was wrong immediately and dialed 911. As they waited for the ambulance to arrive, Matt Bill, who had been taught CPR in high school, started to perform chest compressions. The paramedics arrived five minutes later, though Matt Bill continued CPR as they prepared the defibrillator and eventually gave Booth one shock, restarting her heart. She was taken

530320

Northshore Fire Department Fire Instructor Wendy Booth now has good example of how important CPR can be - she is alive today because of it. “The system really works,� Booth said. “I’m a case that showed that

everything worked for a reason. I was very fortunate and very lucky.� A CPR training instructor from Bothell, Booth was at a friends’ home in Maple Valley on Christmas Day 2011 to have dinner with them when she suddenly collapsed. Her friends, Matt and Katie Bill, realized something

530316

BY TJ MARTINELL tmartinell@maplevalleyreporter.com

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...obituaries David Eugene Smith David Eugene Smith was born in Richland, WA on 6/17/1955, the family moved to Seattle in 1958 where he completed school. As a teenager he always had a job, from working in the area restaurants to a year in Dutch Harbor, Alaska working on a crab processing boat. He was a very intelligent and industrious young man who welcomed the new computer age and excelled in his ability to program and repair them. He received two degrees from the Seattle Community College in Electronics. He worked for the Boeing Company for a number of years in the Engineering department before leaving to start his own business, Northwest Design Contractors Inc., remolding homes and shopping mall businesses. He was a master craftsman and enjoyed working and spending time with others in his profession. His end of the season party for his employees and vendors was a must for everyone. He was a proud owner of a much modified 35 year edition Mustang. He is survived by his father, H.W., brother, Ross; sons, Alex and John; John’s wife Michelle, grandson, Justin; granddaughter, Morgan. Stepbrothers, Brad, Wendell, Ron and stepsister Janice. His mother Paula Smith preceded him in death. David passed away on January 2, 2012 in his beloved Costa Rica. There will be a Celebration of Life at 1 pm, March 10, 2012, at Edline-Yahn & Covington Funeral Chapel. 583147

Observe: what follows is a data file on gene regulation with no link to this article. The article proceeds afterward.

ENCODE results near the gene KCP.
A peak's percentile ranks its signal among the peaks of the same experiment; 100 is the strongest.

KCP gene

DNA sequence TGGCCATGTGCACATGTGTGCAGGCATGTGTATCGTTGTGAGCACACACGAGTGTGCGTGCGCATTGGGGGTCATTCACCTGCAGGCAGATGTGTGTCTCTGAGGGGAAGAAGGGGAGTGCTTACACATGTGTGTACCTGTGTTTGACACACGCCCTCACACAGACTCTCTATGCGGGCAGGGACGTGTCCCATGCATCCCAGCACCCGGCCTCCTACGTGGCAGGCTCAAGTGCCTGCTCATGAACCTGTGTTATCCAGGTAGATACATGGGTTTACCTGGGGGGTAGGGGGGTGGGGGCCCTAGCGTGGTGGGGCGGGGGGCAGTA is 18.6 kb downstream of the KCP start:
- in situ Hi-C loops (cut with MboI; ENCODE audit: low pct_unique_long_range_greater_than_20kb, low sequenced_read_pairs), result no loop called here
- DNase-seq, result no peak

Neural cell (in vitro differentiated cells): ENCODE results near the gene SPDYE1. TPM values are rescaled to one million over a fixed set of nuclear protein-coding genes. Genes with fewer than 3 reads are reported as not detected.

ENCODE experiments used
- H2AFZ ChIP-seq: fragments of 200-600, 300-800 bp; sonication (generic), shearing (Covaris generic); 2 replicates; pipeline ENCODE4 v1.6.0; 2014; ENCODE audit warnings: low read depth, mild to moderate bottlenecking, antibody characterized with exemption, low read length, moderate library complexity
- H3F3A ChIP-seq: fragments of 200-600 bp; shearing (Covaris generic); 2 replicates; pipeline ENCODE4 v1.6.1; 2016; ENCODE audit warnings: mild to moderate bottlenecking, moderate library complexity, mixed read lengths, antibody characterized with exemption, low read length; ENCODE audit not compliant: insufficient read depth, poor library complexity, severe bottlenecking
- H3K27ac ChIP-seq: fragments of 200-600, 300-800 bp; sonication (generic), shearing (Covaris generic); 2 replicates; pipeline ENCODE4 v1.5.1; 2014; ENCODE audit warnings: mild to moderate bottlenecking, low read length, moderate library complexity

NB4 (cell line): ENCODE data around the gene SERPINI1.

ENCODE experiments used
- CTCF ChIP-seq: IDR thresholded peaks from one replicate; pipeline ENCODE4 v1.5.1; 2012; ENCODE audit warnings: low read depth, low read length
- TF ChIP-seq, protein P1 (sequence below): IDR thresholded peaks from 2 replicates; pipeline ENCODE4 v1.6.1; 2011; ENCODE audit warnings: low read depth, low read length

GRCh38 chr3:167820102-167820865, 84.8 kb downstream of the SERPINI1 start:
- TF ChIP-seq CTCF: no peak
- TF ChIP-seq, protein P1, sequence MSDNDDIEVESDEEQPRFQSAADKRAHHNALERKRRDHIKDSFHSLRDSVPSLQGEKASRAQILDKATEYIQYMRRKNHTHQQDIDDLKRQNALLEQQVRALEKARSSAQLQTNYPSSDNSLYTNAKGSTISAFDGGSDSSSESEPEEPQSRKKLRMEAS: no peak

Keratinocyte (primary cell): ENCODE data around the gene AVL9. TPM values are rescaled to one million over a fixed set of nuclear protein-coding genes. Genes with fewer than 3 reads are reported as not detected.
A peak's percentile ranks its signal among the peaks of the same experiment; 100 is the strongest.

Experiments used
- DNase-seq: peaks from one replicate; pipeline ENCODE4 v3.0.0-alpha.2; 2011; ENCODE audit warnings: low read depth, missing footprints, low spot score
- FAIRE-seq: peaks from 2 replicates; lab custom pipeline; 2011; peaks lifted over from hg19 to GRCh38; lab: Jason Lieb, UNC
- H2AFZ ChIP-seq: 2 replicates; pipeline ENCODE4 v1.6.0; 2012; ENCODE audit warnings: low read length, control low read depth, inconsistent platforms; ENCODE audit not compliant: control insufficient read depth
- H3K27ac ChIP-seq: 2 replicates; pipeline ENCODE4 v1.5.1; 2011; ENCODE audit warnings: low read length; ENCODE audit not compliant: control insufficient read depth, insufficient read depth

Place a paid obituary to honor those who have passed away, call Linda at 253.234.3506 paidobits@reporternewspapers.com All notices are subject to verification.

devastating brain damage that can results from a lack of oxygen over an extended period of time. “They saved her life,� said Jackie Booth, Wendy Booth’s mother. “There’s just no question.� Jackie and her husband, Al, were at their home in Renton at the time and didn’t receive the news until hours later. “Kate called us at around 3 p.m.,� Jackie Booth recalled. “My phone was in the bedroom so I didn’t find out about it until around 5 p.m. By then she was on life support. I was in shock.� When they arrived at the hospital, they found friends, as well as their daughter’s colleagues from the fire department had gathered to show support. “These people had given up their Christmas dinners to be there,� Jackie Booth said. Ironically, although the incident was an emotional scare for her parents and friends, Wendy Booth does not remember anything from Christmas or the following days due to being in a coma for a day and the drugs she received after they discovered she also had staff pneumonia. As a result, said she feels indifferent about it. “It’s still kind of a little surreal because I don’t have the emotional attachment to the situation,� she said. “The whole trauma of hearing that I’m not make it or have brain damage with the lack of oxygen, or I might have some trauma; I came out of it pretty much

unscathed with the exception of skipping a few beats. I have vague memories of people visiting me in the hospital. I don’t even know whether it was the day or the day after. I have a vague memory of the days beforehand.� Wendy Booth was eventually discharged from the hospital later that week on Friday, Dec. 30, and was working again nine days after the incident. While she has yet to teach a CPR class since, she said she plans on mentioning it. At the same time, she credited the fast response from paramedics for saving her life as well. “I think it’s just adds to the benefit of knowing that at least in King County that we’re so lucky to live in this area,� she said. “Matt hadn’t taken CPR since he was in ninth grade and he jumped on it and went from memory. It that just getting the aid car and everyone getting there so quickly is the benefit of King county. It’s only going to add to the story.� Though Matt Bill used primarily chest compressions, Booth said she still teaches breathing as a part of CPR. “It’s ultimate the fastest way to keep people viable,� she said. “But if you come across someone you don’t know you can do chest compression and save a life, in theory.�